February 20, 2017

Black History Month on Pinterest

Repost from School Library Journal online

School Library Journal recently contacted me to create a Black History Board for their Pinterest page.  The page is now live.....ENJOY!



February 14, 2017

'The Journey with Follett: From Chicago to East St. Louis, IL'

Here's a recent presentation I gave describing how Follett Libraries has been the #1 source of support for me when purchasing of multicultural books for my school library.



Follett Solutions Library Professional Development

Parkway School District - St. Louis County, Missouri


Presentation  
'The Journey with Follett:  
From Chicago to East St. Louis, IL'

February 5, 2017

Follett Webinar Archived Recording


Recently I served as a presenter for Follett Library's Webinar Series, "Promoting Promoting Inclusion, Social Equity and Diversity in Your Library." Presenting with Michelle Martin and Craig Seasholes was a treat and I have a deeper understanding and respect for the work that they are doing. Also, having the opportunity to give three of my favorite scholars (Drs. Keith Curry Lance, Elfreda Chatman & Stephen Krashen) public kudos, simply made my day.

If you would like to view the webinar or download the slide presentation, click the following link and you will be re-directed to a landing page where you can select the option of your choice.

Promoting Inclusion, Social Equity and Diversity in Your Library

Enjoy!






New Books!

  
This video will never get old.  This is what happened when my Anime Club members received my message that their new books had arrived....
video

Librarian #Shero, Vivian Gordon Harsh

#BlackHistoryMonth2017
Described as “the historian who never wrote,” Vivian Gordon Harsh was the first African American librarian in the Chicago Public Library system and a significant contributor to Chicago's Black Renaissance. Vivian Gordon Harsh devoted her life to building one of the most important research collections on African-American history and literature in the country.

Image courtesy of BlackPast.org
Fresh out of high school, Vivian Harsh began work in 1909 as a junior clerk at the Chicago Public Library where she would remain during her 60-year career. In 1921, she received her B.A. in library science from Simmons College in Boston, Massachusetts, and later took advanced courses at the University of Chicago Graduate School of Library Science. 

In 1924 she became the city’s first black professional librarian. Through her involvement with The Association for the Study of Negro Life and History founded by Carter G. Woodson, Harsh recognized the need for library services on Chicago’s south side, the heart of the city’s African American community.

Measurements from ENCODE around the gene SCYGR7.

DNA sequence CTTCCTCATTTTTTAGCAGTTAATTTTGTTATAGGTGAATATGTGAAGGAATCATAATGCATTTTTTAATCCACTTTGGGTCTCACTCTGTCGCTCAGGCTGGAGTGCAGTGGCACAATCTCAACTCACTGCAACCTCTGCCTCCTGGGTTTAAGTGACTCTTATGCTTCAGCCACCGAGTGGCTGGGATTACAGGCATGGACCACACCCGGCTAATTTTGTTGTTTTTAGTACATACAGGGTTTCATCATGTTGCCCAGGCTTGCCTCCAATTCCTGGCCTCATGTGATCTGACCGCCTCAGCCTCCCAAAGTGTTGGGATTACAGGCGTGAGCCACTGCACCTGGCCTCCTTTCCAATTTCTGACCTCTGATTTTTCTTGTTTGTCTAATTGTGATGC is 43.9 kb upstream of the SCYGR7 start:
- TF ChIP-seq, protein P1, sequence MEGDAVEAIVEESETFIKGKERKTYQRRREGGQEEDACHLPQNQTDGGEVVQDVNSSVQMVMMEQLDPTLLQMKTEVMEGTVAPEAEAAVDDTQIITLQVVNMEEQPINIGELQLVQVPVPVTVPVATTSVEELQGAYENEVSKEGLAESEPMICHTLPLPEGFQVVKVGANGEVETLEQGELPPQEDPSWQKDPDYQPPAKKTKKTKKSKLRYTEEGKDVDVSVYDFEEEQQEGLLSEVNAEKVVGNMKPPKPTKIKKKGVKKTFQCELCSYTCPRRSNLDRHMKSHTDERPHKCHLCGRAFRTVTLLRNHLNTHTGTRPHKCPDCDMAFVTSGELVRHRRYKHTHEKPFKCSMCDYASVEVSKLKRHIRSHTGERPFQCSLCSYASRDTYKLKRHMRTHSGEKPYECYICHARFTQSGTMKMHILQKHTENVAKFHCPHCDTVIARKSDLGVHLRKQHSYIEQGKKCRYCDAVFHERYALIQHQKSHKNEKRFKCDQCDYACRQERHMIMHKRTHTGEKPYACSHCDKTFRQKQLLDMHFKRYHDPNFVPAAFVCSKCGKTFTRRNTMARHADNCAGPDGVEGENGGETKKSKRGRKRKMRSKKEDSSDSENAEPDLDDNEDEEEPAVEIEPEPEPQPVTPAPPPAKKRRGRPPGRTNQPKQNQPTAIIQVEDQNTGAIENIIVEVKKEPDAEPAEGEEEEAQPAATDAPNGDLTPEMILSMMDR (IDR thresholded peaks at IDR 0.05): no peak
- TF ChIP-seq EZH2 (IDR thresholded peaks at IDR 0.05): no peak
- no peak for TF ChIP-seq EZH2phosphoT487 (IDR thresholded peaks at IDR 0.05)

The library itself became a Mecca for literary and cultural icons of the period including Richard Wright, Langston Hughes, Zora Neal Huston, and Gwendolyn Brooks, some of whom contributed manuscripts to the institution. The resources first accumulated by Harsh and Rollins in the 1920s have grown into the Vivian G. Harsh Research Collection of Afro-American History and Literature, the largest of its kind in the Midwest and currently located at the city’s Carter G. Woodson Regional Library.

Source: http://www.blackpast.org/
#schoollibraries #tlchat #boss_librarian #librariesofinstagram #shero #library #libraries #librarian #blackhistorymonth

Book Review: Dear Yvette by Ni-Ni Simone


"Dear Yvette" by Ni-Ni Simone
Dear Yvette

by Simone, Ni-Ni 
December 2016
256p. Kensington, paperback,
$9.95 (9780758287762)
Grades 9th-12th

In her latest, Simone (‘Throwback Series: Down by Law,”) tackles the topic of second generation families who are wounded by the 80’s drug epidemic within the African-American community.    

Yvette Lavonne Simmons is a sixteen year old mother of a two year old daughter and lives in the DaBricks, one of the toughest housing projects in the Brick City, New Jersey.  Yvette has no stable family, dismal homelife and lacks the guidance of her absentee drug addict parents.   After a street fight ended in a second degree murder charge, her case worker, Janette sends Yvette and her child to a professional parent home in Norfolk, Virginia.  It is here that she is given the opportunity to start over under the guidance of the stern and loving Aunt Glo.   It is Aunt Glo breaks through the teen’s angry and defensive walls and teaches her that she is worthy of a second chance and receiving love.   Other characters such as housemate, Tasha and romantic suitor Brooklyn also help Yvette through this journey of self-awakening.   

Simone cleverly uses the music and culture of the 80’s as a colorful backdrop for Yvette’s story.   High school teachers, librarians and social workers can effectively use “Dear Yvette,” as a cautionary tale for troubled teens.  Overall, this story is a must read for teen street literature fans and should not be missed.   
By K.C. Boyd, Lead Librarian-East St. Louis School District, East St. Louis, Illinois
                               
Source:  Booklist Magazine.  December, 2016

February 3, 2017

My Man Krashen!

     I am a huge fan of Dr. Stephen Krashen's work.  Krashen is a linguist, education researcher and activist.  He is also the professor emeritus at the University of Southern California.  I have used his research when writing papers and projects for class.  Over the last five years, I've been using his research to effectively advocate for school libraries and librarians.  His work has greatly helped me when I have debated administrators and district officials on the importance funding equity for the school library.

This is my favorite Krashen quote:

This image was created by Chris Ridell.

In this video, Krashen advocates for school libraries in the Los Angeles Unified School District.